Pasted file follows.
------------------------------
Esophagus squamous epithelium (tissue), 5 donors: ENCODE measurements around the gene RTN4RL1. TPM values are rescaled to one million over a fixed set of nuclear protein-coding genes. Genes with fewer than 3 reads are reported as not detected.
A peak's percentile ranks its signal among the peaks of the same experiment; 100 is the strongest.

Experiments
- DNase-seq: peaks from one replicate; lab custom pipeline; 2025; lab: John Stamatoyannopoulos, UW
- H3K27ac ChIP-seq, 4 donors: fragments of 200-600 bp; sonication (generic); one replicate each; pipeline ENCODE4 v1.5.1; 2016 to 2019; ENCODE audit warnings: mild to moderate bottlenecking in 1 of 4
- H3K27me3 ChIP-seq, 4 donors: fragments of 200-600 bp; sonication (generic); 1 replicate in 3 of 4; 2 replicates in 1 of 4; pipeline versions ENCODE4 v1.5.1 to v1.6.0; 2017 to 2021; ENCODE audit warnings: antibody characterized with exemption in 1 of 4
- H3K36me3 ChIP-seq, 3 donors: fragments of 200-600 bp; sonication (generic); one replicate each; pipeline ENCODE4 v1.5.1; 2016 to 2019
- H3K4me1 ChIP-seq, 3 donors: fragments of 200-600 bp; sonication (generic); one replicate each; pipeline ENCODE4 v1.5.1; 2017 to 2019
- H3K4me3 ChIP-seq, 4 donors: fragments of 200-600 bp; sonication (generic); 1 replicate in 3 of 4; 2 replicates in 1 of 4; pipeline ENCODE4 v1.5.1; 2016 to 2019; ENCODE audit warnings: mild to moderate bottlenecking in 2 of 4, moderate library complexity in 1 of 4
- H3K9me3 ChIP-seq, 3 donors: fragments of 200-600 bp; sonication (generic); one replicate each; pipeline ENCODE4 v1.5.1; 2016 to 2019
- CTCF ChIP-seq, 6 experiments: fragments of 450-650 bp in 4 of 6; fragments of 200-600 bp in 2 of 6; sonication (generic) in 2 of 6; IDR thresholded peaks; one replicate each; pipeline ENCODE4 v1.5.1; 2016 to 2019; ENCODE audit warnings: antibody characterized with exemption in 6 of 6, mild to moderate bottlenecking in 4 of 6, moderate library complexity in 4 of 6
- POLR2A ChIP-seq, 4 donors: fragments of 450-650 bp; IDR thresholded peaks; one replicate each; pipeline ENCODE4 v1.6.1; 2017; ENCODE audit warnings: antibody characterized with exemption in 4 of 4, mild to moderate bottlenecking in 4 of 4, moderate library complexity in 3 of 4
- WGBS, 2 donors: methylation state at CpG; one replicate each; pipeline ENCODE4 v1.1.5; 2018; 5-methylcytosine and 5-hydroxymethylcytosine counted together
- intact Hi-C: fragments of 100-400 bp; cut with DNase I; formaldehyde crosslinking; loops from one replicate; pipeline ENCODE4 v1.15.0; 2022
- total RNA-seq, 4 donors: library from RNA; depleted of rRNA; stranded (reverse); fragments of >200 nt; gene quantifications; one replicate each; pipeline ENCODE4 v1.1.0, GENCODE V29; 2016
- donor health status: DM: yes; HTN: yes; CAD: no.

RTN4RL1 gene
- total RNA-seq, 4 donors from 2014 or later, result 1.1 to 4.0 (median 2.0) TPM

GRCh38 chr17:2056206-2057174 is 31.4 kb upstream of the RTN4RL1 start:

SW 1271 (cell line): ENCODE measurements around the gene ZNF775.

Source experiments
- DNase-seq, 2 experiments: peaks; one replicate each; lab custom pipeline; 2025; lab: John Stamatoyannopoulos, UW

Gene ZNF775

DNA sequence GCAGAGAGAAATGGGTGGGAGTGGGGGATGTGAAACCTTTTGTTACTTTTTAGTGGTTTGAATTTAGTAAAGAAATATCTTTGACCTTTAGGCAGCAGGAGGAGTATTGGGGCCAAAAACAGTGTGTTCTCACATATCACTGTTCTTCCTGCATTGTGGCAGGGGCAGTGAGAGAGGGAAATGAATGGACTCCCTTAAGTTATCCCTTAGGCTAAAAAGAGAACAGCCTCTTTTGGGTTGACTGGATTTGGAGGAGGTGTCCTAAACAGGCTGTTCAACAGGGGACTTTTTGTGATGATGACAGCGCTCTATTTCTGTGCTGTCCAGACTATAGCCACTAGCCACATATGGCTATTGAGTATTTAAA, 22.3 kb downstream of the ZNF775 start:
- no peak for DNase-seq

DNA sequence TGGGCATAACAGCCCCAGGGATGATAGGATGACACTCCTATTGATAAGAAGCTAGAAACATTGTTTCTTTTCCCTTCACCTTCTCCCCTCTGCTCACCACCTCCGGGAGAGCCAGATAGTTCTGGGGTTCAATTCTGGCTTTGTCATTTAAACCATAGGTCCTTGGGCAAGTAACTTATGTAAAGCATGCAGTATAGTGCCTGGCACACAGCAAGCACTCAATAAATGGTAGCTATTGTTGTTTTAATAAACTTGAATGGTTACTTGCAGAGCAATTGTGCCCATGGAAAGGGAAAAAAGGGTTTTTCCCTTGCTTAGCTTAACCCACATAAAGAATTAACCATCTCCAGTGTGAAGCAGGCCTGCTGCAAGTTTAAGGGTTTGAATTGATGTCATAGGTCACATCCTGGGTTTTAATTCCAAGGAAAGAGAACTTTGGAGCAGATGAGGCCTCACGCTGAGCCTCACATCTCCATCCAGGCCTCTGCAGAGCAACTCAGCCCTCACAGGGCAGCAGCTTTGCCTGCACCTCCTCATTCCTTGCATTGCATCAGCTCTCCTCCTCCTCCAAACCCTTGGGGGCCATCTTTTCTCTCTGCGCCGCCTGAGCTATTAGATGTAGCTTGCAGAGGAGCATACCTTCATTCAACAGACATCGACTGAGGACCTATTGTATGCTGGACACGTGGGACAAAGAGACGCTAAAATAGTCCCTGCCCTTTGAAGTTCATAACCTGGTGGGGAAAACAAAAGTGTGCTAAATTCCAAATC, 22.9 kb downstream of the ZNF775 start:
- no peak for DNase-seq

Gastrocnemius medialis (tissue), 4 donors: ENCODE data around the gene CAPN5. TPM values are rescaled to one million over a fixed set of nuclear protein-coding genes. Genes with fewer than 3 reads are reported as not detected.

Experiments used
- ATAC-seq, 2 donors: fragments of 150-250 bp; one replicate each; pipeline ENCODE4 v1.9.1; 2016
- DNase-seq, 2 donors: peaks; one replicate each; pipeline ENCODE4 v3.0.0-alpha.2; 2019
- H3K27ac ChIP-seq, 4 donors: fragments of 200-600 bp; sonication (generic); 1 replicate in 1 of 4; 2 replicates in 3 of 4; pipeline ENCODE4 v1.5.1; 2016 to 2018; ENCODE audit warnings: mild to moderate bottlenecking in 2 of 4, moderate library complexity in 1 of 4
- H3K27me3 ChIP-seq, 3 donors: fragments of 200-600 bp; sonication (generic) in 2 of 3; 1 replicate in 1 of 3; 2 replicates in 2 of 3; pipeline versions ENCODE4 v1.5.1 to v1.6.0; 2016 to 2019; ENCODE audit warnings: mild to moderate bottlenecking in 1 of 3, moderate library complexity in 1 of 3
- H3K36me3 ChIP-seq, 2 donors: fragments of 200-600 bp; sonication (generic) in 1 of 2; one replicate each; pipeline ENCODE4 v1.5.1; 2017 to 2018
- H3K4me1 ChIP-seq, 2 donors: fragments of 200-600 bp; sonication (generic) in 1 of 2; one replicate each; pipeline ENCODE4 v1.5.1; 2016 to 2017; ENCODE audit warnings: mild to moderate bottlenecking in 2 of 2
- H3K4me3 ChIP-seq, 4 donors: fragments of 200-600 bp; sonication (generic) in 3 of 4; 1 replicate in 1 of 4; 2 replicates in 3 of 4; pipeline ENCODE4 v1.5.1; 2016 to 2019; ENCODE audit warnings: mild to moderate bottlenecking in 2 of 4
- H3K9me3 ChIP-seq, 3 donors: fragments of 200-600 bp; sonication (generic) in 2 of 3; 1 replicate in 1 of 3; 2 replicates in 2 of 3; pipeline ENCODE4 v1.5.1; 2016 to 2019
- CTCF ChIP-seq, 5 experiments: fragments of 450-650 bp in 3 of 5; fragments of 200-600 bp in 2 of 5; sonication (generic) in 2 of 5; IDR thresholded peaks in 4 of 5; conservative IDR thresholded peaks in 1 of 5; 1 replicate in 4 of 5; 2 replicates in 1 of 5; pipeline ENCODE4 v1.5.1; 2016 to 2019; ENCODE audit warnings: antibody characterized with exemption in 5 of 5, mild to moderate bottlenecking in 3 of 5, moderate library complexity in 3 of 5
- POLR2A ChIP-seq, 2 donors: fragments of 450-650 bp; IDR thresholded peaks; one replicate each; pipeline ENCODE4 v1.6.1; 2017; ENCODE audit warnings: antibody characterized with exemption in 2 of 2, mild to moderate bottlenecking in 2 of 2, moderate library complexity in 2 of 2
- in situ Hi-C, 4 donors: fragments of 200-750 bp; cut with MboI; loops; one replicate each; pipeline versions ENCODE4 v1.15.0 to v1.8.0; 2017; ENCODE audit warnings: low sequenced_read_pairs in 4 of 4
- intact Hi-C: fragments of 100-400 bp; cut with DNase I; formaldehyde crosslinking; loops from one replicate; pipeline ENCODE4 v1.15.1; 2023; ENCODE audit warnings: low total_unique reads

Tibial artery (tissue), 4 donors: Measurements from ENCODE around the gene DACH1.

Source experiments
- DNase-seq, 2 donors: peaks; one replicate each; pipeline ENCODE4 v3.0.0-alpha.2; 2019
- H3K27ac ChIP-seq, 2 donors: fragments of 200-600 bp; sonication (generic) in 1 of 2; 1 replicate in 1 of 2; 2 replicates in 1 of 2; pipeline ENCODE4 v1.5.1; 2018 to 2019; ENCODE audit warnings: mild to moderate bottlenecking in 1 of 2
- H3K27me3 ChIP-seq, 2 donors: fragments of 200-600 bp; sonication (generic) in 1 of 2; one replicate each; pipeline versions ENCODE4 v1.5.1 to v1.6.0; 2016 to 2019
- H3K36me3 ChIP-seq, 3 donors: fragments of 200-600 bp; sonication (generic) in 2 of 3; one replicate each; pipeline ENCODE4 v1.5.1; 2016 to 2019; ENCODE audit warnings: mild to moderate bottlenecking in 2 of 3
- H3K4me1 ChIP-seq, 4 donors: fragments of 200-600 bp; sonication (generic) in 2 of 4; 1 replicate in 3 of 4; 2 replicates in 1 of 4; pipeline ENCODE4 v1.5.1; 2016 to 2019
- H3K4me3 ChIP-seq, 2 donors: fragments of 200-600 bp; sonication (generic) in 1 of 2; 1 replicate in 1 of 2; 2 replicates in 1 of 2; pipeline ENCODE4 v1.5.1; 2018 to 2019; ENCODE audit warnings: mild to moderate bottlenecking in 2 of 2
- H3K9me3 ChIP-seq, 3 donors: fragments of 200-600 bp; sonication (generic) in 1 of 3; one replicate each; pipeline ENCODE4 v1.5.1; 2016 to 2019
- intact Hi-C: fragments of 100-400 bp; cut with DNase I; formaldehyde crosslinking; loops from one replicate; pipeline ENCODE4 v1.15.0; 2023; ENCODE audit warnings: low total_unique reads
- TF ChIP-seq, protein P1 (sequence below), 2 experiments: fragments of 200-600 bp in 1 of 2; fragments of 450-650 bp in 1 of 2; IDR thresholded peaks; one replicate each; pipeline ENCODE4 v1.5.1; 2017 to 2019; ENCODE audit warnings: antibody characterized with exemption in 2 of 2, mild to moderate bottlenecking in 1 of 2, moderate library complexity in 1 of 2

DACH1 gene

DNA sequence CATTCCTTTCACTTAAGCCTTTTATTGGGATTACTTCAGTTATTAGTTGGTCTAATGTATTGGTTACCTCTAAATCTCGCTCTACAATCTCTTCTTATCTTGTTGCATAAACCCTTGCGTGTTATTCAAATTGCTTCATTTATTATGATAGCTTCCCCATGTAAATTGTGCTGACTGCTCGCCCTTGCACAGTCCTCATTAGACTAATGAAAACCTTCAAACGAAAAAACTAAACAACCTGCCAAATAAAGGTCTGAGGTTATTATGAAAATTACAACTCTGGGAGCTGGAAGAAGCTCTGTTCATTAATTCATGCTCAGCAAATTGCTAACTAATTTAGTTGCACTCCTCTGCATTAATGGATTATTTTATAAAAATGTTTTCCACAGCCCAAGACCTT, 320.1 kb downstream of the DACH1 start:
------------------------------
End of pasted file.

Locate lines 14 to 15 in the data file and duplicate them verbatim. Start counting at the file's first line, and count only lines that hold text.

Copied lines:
- intact Hi-C: fragments of 100-400 bp; cut with DNase I; formaldehyde crosslinking; loops from one replicate; pipeline ENCODE4 v1.15.0; 2022
- total RNA-seq, 4 donors: library from RNA; depleted of rRNA; stranded (reverse); fragments of >200 nt; gene quantifications; one replicate each; pipeline ENCODE4 v1.1.0, GENCODE V29; 2016